Just as the letters a, e, g, n, and o can define the personality of a typeface before working on the rest of the font family, there are certain shapes that define the proportions of icon styles. Circles, rectangles, squares, and triangles are the core shapes that define an icon's size and vertical, horizontal, and diagonal lines. Since they define the baselines fundamental to icon sets, determining the relationships between them, and your typeface, is a crucial step before designing any other shapes.

On the left is a large white square, outlined in purple, with a grid background, and thin black lines creating two concentric circles and dividing it in half horizontally, vertically, and diagonally. On the right are four smaller white squares (two across and two high) with grid backrounds each with a shape inside (clockwise from top left circle, square, rectangle, triangle). Between the large square and the four smaller ones is a plus sign.
How keyshapes (circle, square, triangle, rectangle) work in combination to form basic proportions on a grid.

Due to visual rather than numerical balance, circles will always appear more prominent in dimension than rectangles. Visual balance is as important as numerical precision when creating icon shapes; resize circles so the proportions appear correct when placed next to or below rectangles.

A quick reminder about shapes: Aim for shapes that can be recognized in seconds at a small size. This means choosing shapes that are simple and familiar; shapes that are complex will be difficult to scan and understand. You can test how a shape translates by scaling it down and quickly looking away and back again. If you find yourself staring at it for too long, it's a sign that others could have difficulty deciphering its meaning. Always remember that searching for the correct icon in a UI can lead to frustration. Push for clarity and use metaphors that are easy to recognize.

Anchor points

Anchor points are the connectors of a vector shape, and the goal is to have as few as possible. Vector shapes can become cluttered with unnecessary points that make scaling and cutouts through pathfinder operations a pain.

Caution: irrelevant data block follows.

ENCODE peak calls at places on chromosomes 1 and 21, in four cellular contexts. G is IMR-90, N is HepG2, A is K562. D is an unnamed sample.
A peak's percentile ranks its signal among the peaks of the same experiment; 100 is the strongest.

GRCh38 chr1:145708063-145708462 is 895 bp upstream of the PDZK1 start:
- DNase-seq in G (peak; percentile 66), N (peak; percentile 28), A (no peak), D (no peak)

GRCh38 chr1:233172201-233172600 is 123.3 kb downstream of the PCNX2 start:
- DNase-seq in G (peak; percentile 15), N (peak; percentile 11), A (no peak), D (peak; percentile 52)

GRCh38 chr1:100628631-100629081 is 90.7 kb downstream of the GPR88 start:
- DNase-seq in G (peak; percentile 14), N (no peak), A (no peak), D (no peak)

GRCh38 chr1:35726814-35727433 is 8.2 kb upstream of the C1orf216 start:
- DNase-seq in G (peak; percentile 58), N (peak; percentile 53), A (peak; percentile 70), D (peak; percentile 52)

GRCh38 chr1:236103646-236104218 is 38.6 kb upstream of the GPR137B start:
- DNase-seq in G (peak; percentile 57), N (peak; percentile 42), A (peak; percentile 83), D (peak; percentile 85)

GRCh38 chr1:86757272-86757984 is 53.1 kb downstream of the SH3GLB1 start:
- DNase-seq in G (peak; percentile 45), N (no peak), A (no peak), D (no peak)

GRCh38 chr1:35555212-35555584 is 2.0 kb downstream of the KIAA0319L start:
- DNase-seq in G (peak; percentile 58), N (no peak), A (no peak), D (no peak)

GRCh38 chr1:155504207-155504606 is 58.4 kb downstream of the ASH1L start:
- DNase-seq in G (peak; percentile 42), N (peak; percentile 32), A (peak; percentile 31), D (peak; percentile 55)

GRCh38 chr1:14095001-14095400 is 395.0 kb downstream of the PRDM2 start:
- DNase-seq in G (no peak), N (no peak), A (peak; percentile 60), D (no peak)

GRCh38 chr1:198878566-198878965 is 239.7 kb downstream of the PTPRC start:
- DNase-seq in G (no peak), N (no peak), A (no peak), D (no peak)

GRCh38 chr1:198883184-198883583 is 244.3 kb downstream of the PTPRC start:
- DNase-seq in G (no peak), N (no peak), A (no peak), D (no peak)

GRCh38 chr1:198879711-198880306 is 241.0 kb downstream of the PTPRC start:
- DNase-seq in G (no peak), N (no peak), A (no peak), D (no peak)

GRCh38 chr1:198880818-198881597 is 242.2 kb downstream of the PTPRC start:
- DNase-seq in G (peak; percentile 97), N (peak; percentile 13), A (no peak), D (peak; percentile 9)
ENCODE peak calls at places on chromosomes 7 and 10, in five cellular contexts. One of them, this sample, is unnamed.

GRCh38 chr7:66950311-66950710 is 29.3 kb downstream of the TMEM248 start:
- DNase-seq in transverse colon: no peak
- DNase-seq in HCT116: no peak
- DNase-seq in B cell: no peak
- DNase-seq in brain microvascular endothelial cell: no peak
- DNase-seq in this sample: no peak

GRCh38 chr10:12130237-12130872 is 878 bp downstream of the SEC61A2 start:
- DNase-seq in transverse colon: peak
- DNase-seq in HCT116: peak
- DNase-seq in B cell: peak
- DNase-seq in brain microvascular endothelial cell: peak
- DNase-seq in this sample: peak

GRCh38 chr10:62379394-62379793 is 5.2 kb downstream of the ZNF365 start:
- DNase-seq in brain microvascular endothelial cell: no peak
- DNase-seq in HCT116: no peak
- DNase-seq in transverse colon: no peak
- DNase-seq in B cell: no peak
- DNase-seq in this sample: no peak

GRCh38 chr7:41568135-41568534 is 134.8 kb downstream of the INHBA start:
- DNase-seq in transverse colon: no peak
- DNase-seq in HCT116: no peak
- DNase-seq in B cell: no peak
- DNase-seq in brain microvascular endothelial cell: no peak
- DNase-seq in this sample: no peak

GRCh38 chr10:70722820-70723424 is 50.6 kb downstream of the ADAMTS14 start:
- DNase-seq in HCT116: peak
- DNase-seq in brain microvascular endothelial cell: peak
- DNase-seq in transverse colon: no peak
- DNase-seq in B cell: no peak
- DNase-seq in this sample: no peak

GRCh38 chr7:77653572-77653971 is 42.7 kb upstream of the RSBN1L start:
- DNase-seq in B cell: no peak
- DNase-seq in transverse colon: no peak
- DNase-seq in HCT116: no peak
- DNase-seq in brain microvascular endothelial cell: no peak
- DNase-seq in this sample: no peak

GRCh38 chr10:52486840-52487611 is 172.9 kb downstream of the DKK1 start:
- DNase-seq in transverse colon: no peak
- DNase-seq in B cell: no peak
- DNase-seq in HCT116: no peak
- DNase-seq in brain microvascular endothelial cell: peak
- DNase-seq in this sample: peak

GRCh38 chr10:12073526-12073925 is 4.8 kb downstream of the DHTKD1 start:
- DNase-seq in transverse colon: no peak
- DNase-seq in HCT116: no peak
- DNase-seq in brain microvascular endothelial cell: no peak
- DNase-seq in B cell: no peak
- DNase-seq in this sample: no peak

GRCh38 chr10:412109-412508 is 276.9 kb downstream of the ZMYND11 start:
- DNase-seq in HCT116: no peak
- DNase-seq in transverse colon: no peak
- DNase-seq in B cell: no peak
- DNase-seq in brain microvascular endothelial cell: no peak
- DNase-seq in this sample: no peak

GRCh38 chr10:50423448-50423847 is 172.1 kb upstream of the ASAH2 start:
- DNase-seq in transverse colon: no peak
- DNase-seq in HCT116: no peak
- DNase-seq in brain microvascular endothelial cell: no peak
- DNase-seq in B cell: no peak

Clean forms are what you want: They scale well, have fewer rounding errors after export (too many anchor points can interfere with decimal precision), and look more professional when handing them off to another designer. Reduce and remove unused and redundant vector points wherever possible while preserving the original shape. Editing anchor points takes practice. The good news is that there are plenty of vector exercises on the web to practice creating perfect curves with as few anchor points as possible.

On the left a white capital letter A with a thin black outline and six purple arrows pointing to extra pivot points. On the right, is the same letter A with the thin black outline but without the purple arrows and extra pivot points.
On the left, a vector shape with an unnecessary number of anchor points and on the right, the same shape without them.

Corner radius

The rounder the corner, the “friendlier” the icon. Corner rounding can range from 0px–4px for regular workflow icons. Experiment with different icon shapes and different degrees of roundness to see which best fits your style. Exercise caution: Radius not only affects overall look and feel but readability.

Five white squares each outlined in black. The first (from left) has 0 radius applied to the corners. On each successive square, the corner radiuses increase by 1 pixel up to the fifth square which has 4 pixel corner radiuses.
A range of corner radiuses and how they affect an icon’s appearance.

Stroke weights, borders, and caps

There are simple and subtle ways to influence the appearance, aesthetic, and character of an icon. The appearance of a vector stroke is reliant on the shape’s visible outline, which can be altered by weight (the thickness of the line), by setting the border stroke to centered, inside, or outside the path (to experiment with the optical size), or by defining how a stroke will look when it ends (cap options).

Stroke weight. Icon size usually informs stroke weight but there is some flexibility based on the look of the icon: A heavier and bolder icon style will usually require a 2px stroke weight; in contrast, a minimalistic and reduced icon will benefit from a thinner stroke weight of 1px or 1.5px. However, since the UI, icons, and fonts should form an aesthetically pleasing unit, and support focus on the content, the best thing to do is place them in the UI and experiment. Looking at the icons in conjunction with fonts and buttons will tell you whether they’re balanced.